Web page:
Yet viewed through a different lens, the cause of the loan growth may not be that troubling.
In August, I identified three possible reasons for loan growth sharply outpacing the overall rate of growth in the economy: banks are increasing their risk profile at the wrong time; banks are looking to boost short-term earnings even if that means long-term returns decline; or, finally, borrowers are enticed by cheap credit, which is not necessarily a problem unless commerce becomes overwhelmed by leverage.
But now I would like to pinpoint a fourth possible reason. When using long-term metrics to track the loan growth, one finds lending overall could simply be reverting to the pre-crisis mean. In other words, with the credit markets ceasing activity in 2008-10, lending is potentially just coming back to more historical levels. Yet, if growth is due to this seemingly benign reason, it still has enormous implications to bankers and regulators the next time there is a serious downturn in the economy.
Let me explain further.
The Federal Deposit Insurance Corp. reported on Aug. 30 that loans grew 6.7% year over year as of the second quarter. During the same period GDP grew roughly 1%. Historically, bank profits eventually suffer when loan growth gets too far ahead of the overall health of the economy.
For more background, it is necessary to revisit the "Great Panic" years of 2008 to 2010. This is how former Bank of England Gov. Mervyn King referred to the financial crisis in his 2016 book "The End of Alchemy." He suggests an already fragile financial world was made much worse by widespread panic.
FDIC bank data seems to support his view. A close examination of the quarterly FDIC data shows that bank lending froze up beginning in the second half of 2008. Total bank loans peaked on June 30, 2008, at $8 trillion. Lending did not return to that level until the second quarter of 2014.
While banks effectively stopped lending during the Great Panic, loan-loss provisions hit unprecedented highs. From 1984 to 2006, the ratio of provisions to assets — on an annualized basis — averaged 0.53%. During the Great Panic, the ratio reached a high point of 1.95% and averaged 1.52% from 2008-10. In 2014, the ratio fell below 0.20% for the first time in history.
One big reason loan-loss provisions fell so significantly beginning in 2011 is because so many loans were charged off from 2007 to 2009. In fact, the historic record indicates too many loans were charged off. What's the proof of that?
During the 12 quarters ending December 2009, aggregate loan-loss provisions for the industry exceeded chargeoffs by $184 billion. That number is whopping considering that the best four consecutive quarters of earnings for U.S. banks is $163.9 billion. Having overreacted to the Great Panic — perhaps because of political influence — bankers and regulators reversed course from 2010 to 2015 when chargeoffs exceeded provisions by $121 billion.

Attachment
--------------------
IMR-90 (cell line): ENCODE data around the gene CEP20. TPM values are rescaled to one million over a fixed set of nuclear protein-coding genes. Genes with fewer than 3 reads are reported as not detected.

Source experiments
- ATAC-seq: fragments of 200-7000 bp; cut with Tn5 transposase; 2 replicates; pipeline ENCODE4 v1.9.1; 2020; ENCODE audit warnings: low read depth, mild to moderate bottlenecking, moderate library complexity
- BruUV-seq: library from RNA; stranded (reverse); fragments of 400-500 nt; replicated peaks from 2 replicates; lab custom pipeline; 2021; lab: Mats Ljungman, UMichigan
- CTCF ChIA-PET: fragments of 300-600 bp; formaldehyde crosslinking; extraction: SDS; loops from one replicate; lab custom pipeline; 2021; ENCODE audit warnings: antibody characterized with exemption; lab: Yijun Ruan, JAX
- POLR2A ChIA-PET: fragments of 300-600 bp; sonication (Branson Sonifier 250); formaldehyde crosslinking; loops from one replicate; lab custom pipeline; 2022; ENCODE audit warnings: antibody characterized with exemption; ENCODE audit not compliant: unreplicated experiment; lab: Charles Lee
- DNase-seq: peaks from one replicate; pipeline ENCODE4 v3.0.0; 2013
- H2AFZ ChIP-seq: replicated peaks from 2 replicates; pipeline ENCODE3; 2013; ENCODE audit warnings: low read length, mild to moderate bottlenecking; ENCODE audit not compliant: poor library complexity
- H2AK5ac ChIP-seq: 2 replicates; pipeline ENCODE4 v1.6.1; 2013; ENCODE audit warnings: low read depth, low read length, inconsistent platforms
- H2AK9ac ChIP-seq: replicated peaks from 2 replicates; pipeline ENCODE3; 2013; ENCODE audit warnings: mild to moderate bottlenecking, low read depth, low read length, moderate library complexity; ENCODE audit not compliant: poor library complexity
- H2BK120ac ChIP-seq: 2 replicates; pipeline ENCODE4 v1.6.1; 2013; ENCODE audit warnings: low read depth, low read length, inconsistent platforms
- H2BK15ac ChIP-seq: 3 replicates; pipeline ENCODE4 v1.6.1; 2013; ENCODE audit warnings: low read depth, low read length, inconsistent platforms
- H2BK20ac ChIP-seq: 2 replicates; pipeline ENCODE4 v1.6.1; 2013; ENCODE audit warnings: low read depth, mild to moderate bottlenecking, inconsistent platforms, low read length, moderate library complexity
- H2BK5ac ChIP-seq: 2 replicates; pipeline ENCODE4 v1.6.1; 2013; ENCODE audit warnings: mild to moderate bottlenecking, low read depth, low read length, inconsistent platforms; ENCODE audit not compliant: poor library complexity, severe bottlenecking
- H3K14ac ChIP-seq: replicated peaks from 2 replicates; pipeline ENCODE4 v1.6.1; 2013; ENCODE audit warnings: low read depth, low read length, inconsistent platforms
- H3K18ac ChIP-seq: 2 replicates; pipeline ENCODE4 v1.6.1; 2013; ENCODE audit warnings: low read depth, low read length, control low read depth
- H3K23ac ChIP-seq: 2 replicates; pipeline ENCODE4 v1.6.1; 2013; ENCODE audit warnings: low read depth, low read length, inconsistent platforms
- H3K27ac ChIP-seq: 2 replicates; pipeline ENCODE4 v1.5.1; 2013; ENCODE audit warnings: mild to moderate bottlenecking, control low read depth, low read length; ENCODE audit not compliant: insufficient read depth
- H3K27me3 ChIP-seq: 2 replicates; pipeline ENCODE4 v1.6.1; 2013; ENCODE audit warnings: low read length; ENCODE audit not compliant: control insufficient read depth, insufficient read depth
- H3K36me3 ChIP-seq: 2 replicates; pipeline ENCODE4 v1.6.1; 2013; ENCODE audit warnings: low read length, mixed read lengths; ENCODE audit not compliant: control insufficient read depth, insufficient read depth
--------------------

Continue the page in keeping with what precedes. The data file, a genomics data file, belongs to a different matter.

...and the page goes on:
Of course, provisions weren't bankers' only focus during the Great Panic. Capital-happy regulators and academics forced banks to bolster capital ratios. Rather than seek dilutive outside capital, the vast majority of banks slowed lending and improved their ratios by shrinking risky assets, i.e., loans.
The net effect of these actions hurt the U.S. economy as banks failed to bring necessary capital to growing businesses.
All this is background for the fourth possible explanation as to why U.S. bank loan growth seems so far out of whack with GDP.
Because the years leading to, during, and after the Great Panic were so extraordinary, it may be more appropriate in 2016 to evaluate loan growth on a five-year trend. Here's where the data gets interesting.
Going back to 1984, the five-year growth rate of U.S. bank loans has averaged 22%. What is the five-year loan growth for U.S. banks at the end of the second quarter 2016? Answer: 22%.
In a classic case of reversion to the mean, the five-year growth rate averaged 46% from 2005 through 2007, compared to -2% from 2011 to 2013. Add the two time periods together and the average is 23%.
The current disconnect between loan growth and GDP may be explained by the severe slowdown in loans during and immediately subsequent to the Great Panic. In essence, bank lending in the U.S. is now getting back on its long-term natural growth trajectory.
Just to be clear, if I were a bank director or chief risk officer I would still be worried by today's loan growth numbers. Aggregating U.S.-wide loan numbers is very useful for evaluating one form of systemic risk, but a more detailed sifting of loan numbers is required to ensure banks maintain a disciplined understanding of risk and return.
The devil is always in the detail. Thankfully, the regulatory community is fully aware that multifamily lending and construction and development lending are growing, respectively, 3.4 and 4.6 times faster than their 30-year averages. For sure, those growth rates vary tremendously across the country, suggesting banks in certain parts of the country need to be more alert than others.